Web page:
Applying to university is one of the most terrifying yet exciting moments in a Grade 12 student’s life. Although we do not know the challenges we may face in this next chapter of our lives, we do know the admission requirements and the averages we need in order to achieve acceptance to our desired program. One course that is needed for every university program is Grade 12 University English. Many of us believe that English is unnecessary for the program we wish to take, but the basic skills we gain from the course are essential to our success in university.
I am personally interested in taking medical sciences and for many science or math based students, English is not our strong suit and we really don’t see how reading Shakespeare and writing stories will benefit us next year. The truth is English teaches us reading, writing and communicating skills which are crucial for any university bound student, irrelevant to the field of study.
One aspect of university that I find particularly intimidating is lectures. We will no longer have our teachers slowly scanning through power points and summarizing the main points that we need to know for our next test. Now we are in a room with hundreds of other students and a professor who is rapidly firing lengthy information at us that we will stand no chance in copying down word for word. TheStar.com references an article about a 17 year old English student at the University of Toronto who explains how much harder lectures are then she thought they would be and how overwhelming it has been for her to know what points from the lecture to write down (Freeman). English gives you the ability to practice analyzing text and selecting the most important ideas from it which is critical for successful note taking in lectures. Having the ability to independently summarize a piece of writing will not only help with writing notes but will also help with being able to find key evidence and support when writing reports or research papers. This is a huge part of a university student’s career and marks.
A topic that is well known when it comes to English is plagiarism. We would all be lying if the temptation to copy ideas for an essay topic hasn’t crossed our minds at least once. The university I am interested in is Western University and the disciplinary actions for cheating and plagiarism can result in a zero on an assignment, a failing grade in the course, failure of the entire year or complete suspension from the university (“Scholastic Discipline for Undergraduate Students”). English allows us to learn ways to avoid plagiarism and how to properly cite the original author so we do not steal their work. I would hate to see all of my hard work to get into medical sciences go down the drain or feel the wrath of my mom and dad after blowing their money all because I copied someone else’s work.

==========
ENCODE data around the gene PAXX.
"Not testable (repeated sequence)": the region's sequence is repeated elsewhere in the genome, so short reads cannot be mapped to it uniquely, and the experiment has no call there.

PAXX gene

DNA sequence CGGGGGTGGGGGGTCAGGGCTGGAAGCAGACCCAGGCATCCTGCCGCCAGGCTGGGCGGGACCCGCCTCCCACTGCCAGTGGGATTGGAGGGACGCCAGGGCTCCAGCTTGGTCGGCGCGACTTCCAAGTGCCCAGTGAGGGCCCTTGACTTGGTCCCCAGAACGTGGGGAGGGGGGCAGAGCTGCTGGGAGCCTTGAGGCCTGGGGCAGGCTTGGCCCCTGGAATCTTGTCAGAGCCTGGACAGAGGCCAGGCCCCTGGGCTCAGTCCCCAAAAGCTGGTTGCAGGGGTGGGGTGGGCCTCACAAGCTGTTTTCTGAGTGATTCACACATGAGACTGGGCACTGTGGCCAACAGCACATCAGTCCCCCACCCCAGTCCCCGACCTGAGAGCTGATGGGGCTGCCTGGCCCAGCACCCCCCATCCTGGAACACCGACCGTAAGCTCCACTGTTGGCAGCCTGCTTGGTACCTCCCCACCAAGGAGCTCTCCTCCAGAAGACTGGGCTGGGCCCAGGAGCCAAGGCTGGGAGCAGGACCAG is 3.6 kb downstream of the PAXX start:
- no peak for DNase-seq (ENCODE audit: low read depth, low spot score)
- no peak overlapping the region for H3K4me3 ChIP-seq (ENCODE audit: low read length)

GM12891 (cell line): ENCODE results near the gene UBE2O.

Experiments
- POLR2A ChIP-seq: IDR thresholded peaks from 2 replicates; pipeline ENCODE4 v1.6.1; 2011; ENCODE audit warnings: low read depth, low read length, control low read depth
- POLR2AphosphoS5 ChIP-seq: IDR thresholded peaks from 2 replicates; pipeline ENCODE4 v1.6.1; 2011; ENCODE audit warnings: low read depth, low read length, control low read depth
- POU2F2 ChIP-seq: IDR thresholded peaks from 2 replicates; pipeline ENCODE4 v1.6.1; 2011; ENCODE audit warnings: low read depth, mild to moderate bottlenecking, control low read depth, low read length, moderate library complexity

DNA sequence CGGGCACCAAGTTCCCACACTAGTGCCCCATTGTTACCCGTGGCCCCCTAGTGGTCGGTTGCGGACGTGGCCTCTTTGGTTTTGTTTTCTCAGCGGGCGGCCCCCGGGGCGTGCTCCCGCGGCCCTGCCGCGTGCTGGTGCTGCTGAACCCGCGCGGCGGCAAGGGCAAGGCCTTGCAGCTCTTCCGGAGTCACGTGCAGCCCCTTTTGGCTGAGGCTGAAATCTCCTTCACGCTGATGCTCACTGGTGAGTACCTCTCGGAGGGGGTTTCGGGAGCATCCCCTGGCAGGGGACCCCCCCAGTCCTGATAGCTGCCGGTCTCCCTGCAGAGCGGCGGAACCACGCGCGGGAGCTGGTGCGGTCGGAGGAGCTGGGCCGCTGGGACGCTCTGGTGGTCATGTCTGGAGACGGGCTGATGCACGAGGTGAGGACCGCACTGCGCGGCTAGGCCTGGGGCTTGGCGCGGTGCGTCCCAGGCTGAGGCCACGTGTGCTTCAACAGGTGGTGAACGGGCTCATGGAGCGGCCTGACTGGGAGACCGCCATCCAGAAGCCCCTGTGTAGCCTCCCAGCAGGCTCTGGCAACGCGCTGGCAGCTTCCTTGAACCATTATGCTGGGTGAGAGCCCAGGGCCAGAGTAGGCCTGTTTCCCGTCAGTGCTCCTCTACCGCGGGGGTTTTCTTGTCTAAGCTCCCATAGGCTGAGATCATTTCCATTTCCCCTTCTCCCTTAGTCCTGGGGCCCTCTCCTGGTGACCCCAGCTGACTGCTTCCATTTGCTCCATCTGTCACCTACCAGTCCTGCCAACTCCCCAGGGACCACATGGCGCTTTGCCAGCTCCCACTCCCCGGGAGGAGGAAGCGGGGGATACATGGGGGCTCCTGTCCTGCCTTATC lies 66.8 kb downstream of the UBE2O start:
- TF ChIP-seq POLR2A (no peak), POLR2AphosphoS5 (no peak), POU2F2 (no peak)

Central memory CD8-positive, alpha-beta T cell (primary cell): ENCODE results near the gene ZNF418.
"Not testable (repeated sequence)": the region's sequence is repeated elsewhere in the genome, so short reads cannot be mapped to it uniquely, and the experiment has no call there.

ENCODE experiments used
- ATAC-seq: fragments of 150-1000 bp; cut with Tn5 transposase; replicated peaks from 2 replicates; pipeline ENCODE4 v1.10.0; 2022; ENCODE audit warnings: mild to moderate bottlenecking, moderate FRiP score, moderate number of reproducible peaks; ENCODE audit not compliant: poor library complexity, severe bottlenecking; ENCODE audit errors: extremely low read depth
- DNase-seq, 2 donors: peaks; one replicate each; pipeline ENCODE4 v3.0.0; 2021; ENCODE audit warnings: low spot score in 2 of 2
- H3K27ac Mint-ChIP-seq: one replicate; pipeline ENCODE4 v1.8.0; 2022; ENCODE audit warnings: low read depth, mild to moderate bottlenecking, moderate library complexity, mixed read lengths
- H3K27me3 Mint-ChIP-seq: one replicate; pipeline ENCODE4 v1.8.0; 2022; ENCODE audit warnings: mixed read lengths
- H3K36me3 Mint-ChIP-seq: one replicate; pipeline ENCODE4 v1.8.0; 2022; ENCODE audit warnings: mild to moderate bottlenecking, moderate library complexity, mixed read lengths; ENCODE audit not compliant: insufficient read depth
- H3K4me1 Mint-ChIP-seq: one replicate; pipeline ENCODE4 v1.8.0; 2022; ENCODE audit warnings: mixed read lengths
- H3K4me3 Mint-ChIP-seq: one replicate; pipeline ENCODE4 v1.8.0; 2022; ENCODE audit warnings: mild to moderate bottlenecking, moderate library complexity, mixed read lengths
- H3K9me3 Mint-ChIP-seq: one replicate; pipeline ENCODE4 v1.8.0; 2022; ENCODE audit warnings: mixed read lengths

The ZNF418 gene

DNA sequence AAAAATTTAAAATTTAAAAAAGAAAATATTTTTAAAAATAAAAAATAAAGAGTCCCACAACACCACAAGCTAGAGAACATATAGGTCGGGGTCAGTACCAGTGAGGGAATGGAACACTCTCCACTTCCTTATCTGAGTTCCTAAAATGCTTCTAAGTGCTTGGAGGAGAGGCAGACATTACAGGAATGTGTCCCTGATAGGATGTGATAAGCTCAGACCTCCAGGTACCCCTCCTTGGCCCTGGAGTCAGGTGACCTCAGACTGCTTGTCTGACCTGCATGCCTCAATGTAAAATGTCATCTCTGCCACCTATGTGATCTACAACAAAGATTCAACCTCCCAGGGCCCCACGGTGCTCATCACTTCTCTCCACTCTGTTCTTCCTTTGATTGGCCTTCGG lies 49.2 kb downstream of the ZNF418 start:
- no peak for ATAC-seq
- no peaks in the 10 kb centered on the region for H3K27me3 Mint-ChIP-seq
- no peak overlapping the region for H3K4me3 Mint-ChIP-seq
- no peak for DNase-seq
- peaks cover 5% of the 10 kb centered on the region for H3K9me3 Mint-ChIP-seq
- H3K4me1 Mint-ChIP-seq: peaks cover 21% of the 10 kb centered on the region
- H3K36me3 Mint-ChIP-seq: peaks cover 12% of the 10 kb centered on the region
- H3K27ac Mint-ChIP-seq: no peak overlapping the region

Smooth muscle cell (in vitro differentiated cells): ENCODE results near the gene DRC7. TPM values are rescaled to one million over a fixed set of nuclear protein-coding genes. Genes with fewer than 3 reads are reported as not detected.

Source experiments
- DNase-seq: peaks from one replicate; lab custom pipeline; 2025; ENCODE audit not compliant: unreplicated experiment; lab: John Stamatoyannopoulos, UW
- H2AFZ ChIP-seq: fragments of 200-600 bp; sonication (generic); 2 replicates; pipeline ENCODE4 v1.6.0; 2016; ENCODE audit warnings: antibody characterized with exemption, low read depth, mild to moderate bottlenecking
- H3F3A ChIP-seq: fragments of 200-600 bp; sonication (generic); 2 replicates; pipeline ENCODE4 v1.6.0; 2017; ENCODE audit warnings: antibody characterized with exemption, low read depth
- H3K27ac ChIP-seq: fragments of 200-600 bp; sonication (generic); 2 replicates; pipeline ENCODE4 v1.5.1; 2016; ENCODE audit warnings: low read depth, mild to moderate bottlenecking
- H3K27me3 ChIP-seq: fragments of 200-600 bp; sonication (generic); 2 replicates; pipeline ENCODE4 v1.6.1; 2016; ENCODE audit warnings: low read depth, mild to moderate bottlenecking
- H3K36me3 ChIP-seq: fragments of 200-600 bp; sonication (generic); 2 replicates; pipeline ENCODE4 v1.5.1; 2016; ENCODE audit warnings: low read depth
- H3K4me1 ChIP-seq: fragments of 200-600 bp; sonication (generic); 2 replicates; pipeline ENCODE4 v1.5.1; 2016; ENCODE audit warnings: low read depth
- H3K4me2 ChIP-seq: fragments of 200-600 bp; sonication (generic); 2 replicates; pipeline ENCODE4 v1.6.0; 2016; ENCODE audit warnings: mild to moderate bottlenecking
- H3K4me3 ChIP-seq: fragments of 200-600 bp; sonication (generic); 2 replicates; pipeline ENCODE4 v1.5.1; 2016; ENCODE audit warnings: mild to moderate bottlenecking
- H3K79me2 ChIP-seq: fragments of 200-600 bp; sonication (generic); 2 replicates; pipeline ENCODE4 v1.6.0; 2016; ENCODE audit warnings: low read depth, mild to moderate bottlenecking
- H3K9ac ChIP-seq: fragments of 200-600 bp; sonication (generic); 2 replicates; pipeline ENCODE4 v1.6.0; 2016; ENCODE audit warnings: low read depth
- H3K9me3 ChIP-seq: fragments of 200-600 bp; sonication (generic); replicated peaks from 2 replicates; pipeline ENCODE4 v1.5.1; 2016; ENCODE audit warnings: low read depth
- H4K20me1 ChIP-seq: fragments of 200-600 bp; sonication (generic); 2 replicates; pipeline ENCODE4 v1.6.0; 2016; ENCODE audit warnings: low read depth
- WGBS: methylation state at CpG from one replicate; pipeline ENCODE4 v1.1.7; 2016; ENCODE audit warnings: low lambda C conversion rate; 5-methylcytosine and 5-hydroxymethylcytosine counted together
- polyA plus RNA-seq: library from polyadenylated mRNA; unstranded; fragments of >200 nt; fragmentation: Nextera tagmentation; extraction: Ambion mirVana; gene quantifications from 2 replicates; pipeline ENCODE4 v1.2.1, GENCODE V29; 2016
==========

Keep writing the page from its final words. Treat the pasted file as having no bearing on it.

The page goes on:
We currently live in a society where texting “u” instead of “you” or “cuz” instead of “because” has become almost first nature to us. Unfortunately, for university and even more so for the workplace, these shortcuts are not acceptable. The University of Waterloo requires students to write an exam that tests their English literacy skills and almost a third of the students fail it (Macleans.ca). This reveals just how poorly the simple spelling, grammar and punctuation abilities of students today really are. How seriously can you be taken as a university student if you have numerous spelling and grammar errors throughout your formal essays that are worth a huge portion of your mark?
University is very fast-paced compared to high school, about “10 times faster,” (Mitchell) says one undergraduate student. With fast-paced comes piled up homework and assignments that will often require a lot of independent readings. It is surprising to hear that nearly 12 million Canadians cannot read well enough to do everyday tasks with 3.3 million of those people having finished high school, and 2.6 million having post-secondary education (“Who are the People with Low Literacy in Canada”). Without the basic knowledge of how to read efficiently it would be nearly impossible to not only comprehend the complex vocabulary of university textbooks, but also to communicate certain ideas with fellow classmates when working on a project or presentation.
Years from now I will look back and be grateful for the late nights spent perfecting essays or reading those 300 paged books until I fell asleep because the hidden benefits English provided will lead me to endless opportunities and a lifetime of useful skills. I mean who knows, I may choose to completely change my program or even dislike university altogether, but at least I know that because I took grade 12 English I am sure to have the tools to tackle any new topic properly and aim for success.
Freeman, Sunny. “1 in 6 first-year university students won’t make the grade.” Thestar.com. Thestar.com, 20 Sept. 2009. Web. 23 Feb. 2017.
Macleans.ca. “University students can’t spell.” Macleans.ca. Rogers Media, 01 Feb. 2010. Web. 23 Feb. 2017.
Mitchell, Jenny. “Why university made me feel stupid.” Macleans.ca. Rogers Media, 19 May 2009. Web. 23 Feb. 2017.
“Scholastic Discipline for Undergraduate Students.” The University of Western Ontario : SCHOLASTIC DISCIPLINE FOR UNDERGRADUATE STUDENTS. Western University, n.d. Web. 23 Feb. 2017.
“Who are the People with Low Literacy in Canada.” Literacy and Policing in Canada: Target Crime with Literacy. N.p., n.d. Web. 23 Feb. 2017. <http://policeabc.ca/files/factsheets_englishPDFs/Ch01FactSheet02.pdf>.